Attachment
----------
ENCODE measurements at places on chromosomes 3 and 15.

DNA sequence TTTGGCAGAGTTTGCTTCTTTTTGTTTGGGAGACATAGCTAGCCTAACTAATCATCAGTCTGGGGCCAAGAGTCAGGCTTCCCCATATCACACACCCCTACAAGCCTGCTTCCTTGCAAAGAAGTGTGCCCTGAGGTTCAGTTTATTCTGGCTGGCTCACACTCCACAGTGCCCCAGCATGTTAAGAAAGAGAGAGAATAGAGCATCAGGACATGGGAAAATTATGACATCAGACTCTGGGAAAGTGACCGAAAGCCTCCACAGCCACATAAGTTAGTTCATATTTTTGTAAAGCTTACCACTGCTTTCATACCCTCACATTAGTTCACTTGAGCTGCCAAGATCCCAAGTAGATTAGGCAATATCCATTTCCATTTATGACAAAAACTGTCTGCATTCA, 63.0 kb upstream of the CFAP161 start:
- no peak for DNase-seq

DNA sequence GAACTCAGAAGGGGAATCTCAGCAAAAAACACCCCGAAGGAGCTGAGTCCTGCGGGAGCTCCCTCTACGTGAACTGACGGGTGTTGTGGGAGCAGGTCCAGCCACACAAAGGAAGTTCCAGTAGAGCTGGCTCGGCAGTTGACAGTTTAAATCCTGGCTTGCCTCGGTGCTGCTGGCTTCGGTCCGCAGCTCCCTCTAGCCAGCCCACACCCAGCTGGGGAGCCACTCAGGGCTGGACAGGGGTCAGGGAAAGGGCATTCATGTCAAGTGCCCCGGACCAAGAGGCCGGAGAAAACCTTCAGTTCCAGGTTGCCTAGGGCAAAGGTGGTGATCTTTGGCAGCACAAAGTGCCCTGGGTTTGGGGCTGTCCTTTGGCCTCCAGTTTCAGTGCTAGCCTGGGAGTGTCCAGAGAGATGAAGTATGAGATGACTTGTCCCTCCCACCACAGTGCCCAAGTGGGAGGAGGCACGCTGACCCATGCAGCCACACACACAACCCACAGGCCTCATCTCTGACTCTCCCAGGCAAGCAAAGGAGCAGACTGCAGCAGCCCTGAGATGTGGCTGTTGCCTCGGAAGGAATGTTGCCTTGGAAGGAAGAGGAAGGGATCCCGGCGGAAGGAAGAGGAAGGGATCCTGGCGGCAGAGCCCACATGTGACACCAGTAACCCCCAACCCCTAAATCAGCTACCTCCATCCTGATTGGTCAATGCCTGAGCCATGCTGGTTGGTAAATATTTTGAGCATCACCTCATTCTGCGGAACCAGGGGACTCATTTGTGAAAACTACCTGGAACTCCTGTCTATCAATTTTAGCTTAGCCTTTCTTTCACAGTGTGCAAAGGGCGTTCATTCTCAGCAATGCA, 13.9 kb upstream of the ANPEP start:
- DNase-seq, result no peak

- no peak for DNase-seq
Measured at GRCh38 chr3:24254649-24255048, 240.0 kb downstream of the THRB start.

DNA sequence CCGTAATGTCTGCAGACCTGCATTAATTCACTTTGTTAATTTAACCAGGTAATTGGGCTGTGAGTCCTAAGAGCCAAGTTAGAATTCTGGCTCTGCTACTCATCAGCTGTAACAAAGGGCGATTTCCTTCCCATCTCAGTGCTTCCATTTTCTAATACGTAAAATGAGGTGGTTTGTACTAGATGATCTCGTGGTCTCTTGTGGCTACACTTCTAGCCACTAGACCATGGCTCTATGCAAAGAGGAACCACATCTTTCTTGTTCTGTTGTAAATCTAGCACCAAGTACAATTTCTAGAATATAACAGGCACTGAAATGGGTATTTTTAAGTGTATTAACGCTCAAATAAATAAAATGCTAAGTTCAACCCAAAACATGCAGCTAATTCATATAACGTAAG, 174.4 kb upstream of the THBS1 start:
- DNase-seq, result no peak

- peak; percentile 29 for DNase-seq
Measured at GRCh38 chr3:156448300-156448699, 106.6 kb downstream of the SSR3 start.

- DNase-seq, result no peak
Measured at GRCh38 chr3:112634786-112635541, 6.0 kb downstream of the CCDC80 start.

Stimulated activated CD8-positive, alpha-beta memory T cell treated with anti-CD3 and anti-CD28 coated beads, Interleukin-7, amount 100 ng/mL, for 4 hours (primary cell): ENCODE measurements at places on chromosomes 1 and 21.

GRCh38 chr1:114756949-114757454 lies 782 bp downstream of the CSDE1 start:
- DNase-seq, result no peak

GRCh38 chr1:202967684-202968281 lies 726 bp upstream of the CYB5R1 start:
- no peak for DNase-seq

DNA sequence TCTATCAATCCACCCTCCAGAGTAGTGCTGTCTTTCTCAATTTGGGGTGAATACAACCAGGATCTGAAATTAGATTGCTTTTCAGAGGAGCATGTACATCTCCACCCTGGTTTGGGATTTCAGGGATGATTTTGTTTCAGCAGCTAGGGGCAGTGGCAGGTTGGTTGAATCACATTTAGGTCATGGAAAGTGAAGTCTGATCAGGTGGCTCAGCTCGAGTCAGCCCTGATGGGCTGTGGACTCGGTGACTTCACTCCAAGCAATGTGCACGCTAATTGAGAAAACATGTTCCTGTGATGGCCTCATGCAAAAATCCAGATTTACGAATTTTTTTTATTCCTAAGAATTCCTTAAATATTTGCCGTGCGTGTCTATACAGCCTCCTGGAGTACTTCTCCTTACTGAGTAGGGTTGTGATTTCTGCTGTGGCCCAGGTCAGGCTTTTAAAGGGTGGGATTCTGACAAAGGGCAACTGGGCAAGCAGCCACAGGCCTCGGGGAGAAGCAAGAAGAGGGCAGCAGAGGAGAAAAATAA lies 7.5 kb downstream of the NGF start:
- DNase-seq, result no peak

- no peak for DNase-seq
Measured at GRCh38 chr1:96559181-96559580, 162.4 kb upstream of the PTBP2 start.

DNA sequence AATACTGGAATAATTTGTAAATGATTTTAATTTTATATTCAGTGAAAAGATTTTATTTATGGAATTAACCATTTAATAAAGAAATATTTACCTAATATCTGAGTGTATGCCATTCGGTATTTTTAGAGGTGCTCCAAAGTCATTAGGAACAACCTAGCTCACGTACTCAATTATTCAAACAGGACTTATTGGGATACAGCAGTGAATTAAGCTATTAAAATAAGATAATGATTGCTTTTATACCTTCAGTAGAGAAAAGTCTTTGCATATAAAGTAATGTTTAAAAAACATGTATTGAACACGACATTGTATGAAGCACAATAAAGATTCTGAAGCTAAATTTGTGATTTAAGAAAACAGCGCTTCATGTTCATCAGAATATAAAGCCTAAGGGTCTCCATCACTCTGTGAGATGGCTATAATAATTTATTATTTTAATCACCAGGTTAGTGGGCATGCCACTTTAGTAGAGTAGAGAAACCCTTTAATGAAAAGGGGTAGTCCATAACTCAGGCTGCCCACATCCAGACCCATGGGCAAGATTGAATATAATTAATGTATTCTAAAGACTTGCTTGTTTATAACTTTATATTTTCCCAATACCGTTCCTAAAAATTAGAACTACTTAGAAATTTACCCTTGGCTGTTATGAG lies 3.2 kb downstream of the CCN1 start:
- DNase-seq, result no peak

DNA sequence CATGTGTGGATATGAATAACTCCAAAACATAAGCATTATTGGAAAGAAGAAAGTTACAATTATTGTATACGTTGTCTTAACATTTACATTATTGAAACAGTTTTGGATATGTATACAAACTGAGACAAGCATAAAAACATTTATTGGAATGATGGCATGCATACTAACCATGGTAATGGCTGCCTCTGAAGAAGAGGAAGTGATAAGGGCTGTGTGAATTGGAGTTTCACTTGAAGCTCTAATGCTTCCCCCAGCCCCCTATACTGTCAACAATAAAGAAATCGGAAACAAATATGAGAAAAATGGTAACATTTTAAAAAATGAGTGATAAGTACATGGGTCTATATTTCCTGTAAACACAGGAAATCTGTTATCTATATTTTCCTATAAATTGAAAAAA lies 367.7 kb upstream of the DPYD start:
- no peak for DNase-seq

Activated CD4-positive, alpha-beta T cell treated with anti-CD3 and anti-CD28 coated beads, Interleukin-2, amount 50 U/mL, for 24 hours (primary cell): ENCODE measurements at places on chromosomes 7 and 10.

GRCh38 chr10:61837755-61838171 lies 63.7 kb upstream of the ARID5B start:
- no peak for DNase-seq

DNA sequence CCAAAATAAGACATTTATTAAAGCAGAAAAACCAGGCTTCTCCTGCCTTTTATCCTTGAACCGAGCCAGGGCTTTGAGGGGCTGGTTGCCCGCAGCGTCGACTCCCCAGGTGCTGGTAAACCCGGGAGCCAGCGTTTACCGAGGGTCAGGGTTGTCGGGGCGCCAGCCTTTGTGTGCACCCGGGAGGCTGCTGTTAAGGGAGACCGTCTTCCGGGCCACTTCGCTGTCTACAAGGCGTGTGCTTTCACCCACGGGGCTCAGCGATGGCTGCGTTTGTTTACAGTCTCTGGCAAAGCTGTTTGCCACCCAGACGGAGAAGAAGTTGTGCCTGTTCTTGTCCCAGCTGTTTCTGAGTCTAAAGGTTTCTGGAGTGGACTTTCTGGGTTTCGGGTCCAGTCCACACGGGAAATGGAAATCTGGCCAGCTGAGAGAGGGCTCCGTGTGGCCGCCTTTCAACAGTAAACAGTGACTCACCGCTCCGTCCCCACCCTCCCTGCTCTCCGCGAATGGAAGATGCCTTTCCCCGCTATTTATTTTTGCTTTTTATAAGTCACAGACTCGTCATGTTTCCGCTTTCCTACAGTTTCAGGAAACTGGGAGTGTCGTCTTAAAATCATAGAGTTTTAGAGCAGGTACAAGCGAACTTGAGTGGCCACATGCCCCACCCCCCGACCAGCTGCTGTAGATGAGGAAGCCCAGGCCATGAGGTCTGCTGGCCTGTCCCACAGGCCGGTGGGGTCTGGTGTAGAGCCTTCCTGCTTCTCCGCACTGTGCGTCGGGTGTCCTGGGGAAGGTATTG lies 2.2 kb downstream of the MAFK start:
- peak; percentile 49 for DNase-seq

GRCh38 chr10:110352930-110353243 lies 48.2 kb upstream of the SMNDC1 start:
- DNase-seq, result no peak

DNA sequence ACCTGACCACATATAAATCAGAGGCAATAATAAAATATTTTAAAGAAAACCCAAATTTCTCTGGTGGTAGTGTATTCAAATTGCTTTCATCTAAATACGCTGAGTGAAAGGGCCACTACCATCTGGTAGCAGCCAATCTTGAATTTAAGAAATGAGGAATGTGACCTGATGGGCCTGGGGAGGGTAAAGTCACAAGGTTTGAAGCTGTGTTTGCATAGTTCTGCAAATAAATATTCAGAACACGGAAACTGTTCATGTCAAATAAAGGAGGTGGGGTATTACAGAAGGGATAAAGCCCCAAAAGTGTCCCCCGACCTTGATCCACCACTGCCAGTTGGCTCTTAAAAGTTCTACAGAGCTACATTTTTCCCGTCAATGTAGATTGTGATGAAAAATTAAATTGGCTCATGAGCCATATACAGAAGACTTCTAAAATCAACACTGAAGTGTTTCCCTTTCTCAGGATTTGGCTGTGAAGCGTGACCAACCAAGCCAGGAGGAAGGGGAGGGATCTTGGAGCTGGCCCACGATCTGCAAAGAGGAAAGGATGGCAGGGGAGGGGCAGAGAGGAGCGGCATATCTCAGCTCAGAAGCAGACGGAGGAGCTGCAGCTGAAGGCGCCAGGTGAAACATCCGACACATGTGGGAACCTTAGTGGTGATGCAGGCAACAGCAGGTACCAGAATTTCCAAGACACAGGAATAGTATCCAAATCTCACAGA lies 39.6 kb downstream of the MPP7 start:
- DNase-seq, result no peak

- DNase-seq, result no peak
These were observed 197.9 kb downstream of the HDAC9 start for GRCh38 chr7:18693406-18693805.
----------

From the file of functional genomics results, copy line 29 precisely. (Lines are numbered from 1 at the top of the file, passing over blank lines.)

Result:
- no peak for DNase-seq